Welcome back China?
Monday 01 June 2015
Recent days have seen some unusual activity in the alt markets, and it’s coming from China.
The impact of the Chinese market on crypto can hardly be overstated. Few bitcoiners who have been around more than 18 months can be unaware that the huge run-up to $1,200 was fuelled largely by Chinese money, and that when the Chinese government hamstrung the exchanges by preventing banks working with them formally, money flowed back out again and the bubble burst. (There is some question about the role of the ‘Willy’ bot on Gox, too, but the wall of money from China cannot be discounted.)
Is a stack of Chinese money about to drop into the alt market?
Since then, the Chinese stock market has been doing rather well. There is some evidence that the long crypto bear market, particularly across the altcoins, was caused by Chinese speculators withdrawing money to put into stocks, and given that the Shanghai composite rose 50% since March alone it’s understandable why.
Analysts have long been concerned that the Chinese stock markets were overheating, and that their economy is not looking as robust as it was even a few months back. It seems they weren’t wrong: on Thursday 28 May, the Shanghai Composite crashed 6%, one of its biggest falls in 15 years. And, just like bitcoin, when the rise has been that meteoric, there’s only one way to go. The writing is already on the wall, it’s just a question of when and how far it will plunge.
Good for the alts
What’s interesting is that a number of cryptocurrencies have seen staggering gains in recent days. Over the last couple of weeks several alts have posted rises almost every day, sometimes in the double digits. Litecoin, Dogecoin and Nxt have all lifted around 50% since mid-May, and BitShares has doubled. And the activity is being led by Chinese exchanges, particularly BTC38. Volumes are very high compared to other exchanges, and they lead on price, too (which is then arbitraged with the others).
As ever, there is some question about the veracity of the figures coming from the Chinese exchanges. Rumours swirl that much of the activity is fake, and that BTC38 simply want to establish themselves as the new kid on the block. However, the volume is more ‘real’ than that of some Chinese exchanges, which charge no trading fees and can simply buy and sell back and forth between bots to give the illusion of activity. And it’s having quite an effect on the market - or, at least, part of the market.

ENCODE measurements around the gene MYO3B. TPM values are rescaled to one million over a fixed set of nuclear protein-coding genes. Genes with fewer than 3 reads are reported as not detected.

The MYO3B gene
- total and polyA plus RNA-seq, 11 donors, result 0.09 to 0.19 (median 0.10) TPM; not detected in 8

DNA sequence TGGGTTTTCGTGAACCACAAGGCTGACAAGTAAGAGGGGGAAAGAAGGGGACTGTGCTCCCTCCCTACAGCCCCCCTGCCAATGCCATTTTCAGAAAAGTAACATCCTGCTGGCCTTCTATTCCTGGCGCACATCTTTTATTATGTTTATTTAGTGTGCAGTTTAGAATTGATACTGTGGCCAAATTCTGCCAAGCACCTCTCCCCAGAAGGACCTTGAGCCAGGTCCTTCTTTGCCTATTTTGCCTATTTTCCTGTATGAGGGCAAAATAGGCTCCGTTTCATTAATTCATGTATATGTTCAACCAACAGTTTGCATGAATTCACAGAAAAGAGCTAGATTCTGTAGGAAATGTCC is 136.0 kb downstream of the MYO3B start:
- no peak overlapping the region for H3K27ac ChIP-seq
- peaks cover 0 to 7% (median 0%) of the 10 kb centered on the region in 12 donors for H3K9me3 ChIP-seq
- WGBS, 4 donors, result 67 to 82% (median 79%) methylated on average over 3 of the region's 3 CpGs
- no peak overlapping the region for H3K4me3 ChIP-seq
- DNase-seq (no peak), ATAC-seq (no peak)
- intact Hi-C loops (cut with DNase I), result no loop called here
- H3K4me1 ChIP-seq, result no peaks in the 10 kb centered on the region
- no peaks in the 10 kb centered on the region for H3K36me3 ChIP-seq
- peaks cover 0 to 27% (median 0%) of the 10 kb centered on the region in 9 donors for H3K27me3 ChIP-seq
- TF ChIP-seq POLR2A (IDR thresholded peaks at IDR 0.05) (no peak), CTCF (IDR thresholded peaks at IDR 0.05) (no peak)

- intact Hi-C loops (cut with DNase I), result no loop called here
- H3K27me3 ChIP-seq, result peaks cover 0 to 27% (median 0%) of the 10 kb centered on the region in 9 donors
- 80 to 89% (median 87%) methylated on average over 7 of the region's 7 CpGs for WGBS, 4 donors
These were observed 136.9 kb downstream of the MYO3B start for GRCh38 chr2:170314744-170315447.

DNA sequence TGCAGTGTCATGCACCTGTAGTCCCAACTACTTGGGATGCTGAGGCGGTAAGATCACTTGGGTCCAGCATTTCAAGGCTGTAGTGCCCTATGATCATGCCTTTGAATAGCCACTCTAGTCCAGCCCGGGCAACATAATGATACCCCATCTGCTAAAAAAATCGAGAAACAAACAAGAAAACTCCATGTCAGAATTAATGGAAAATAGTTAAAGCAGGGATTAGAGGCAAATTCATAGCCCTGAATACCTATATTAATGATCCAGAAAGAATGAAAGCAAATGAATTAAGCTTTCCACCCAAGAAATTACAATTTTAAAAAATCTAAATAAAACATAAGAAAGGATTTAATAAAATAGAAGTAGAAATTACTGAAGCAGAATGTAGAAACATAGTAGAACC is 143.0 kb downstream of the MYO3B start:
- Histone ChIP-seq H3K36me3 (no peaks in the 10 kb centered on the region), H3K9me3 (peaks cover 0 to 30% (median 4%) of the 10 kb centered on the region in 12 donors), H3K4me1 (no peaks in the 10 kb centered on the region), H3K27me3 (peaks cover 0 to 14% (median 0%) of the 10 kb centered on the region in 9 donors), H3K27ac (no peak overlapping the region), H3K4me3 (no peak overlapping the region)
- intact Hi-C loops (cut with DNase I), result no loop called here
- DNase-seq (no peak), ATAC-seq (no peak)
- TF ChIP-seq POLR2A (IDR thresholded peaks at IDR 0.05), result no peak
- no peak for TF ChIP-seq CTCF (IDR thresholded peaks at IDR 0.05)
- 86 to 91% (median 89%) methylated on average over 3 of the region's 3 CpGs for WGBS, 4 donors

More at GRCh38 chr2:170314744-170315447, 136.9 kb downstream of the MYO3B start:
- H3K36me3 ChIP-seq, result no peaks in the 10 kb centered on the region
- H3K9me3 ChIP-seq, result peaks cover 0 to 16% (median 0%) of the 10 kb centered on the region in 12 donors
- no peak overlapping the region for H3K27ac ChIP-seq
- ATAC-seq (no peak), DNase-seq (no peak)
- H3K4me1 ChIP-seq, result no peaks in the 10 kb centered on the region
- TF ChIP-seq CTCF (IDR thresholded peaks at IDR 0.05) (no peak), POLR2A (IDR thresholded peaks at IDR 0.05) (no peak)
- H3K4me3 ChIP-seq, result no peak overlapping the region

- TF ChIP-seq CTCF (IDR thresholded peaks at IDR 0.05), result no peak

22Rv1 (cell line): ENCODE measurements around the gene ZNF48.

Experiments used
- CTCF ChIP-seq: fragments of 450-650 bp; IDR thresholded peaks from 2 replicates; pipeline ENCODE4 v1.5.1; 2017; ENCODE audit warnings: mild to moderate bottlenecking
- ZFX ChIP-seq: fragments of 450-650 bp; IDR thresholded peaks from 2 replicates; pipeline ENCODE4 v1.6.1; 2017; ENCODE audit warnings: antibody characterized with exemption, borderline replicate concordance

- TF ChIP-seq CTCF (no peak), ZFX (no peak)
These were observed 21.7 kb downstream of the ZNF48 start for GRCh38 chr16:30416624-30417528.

No love for bitcoin
Whilst some alts have posted double-digit rises, bitcoin remains languishing where it was, around a fifth of its all-time high or around $240. The Chinese, it seems, are reluctant to dip their toes back in that pond.
There are a number of possible reasons. One is simply that many speculators were badly burned when the last bubble burst. Why go back to something that took such a large slice of your wealth before?
Another is the psychology of Chinese investors. There have been many crazes for Chinese speculators - including garlic, which was the best-performing commodity in 2010. But it’s not about underlying utility, it’s simply about money. Scarcity is attractive for the Chinese, who don’t have many ways to invest their money. Garlic, salt, bitcoin. They’re alternative forms of gold. And once you’ve done it once, it’s passé. Who’s going to invest in garlic again?
Lastly, bitcoin has a small market cap compared to other commodities, but it’s still large compared to the alts. Bitcoin is almost 50 times larger than Litecoin and 250 times larger than Nxt. The smaller the market cap, the higher it rises for the same amount of money. Pick the right underdog and you could do very, very well indeed.
Of course, there’s a winner and a loser for every transaction, and anecdotally some 80 percent of daytraders lose money overall. There’s always a greater fool - until you find the greatest fool and there are no more buyers. Then, as we saw with bitcoin in December 2013, it’s a long way down.
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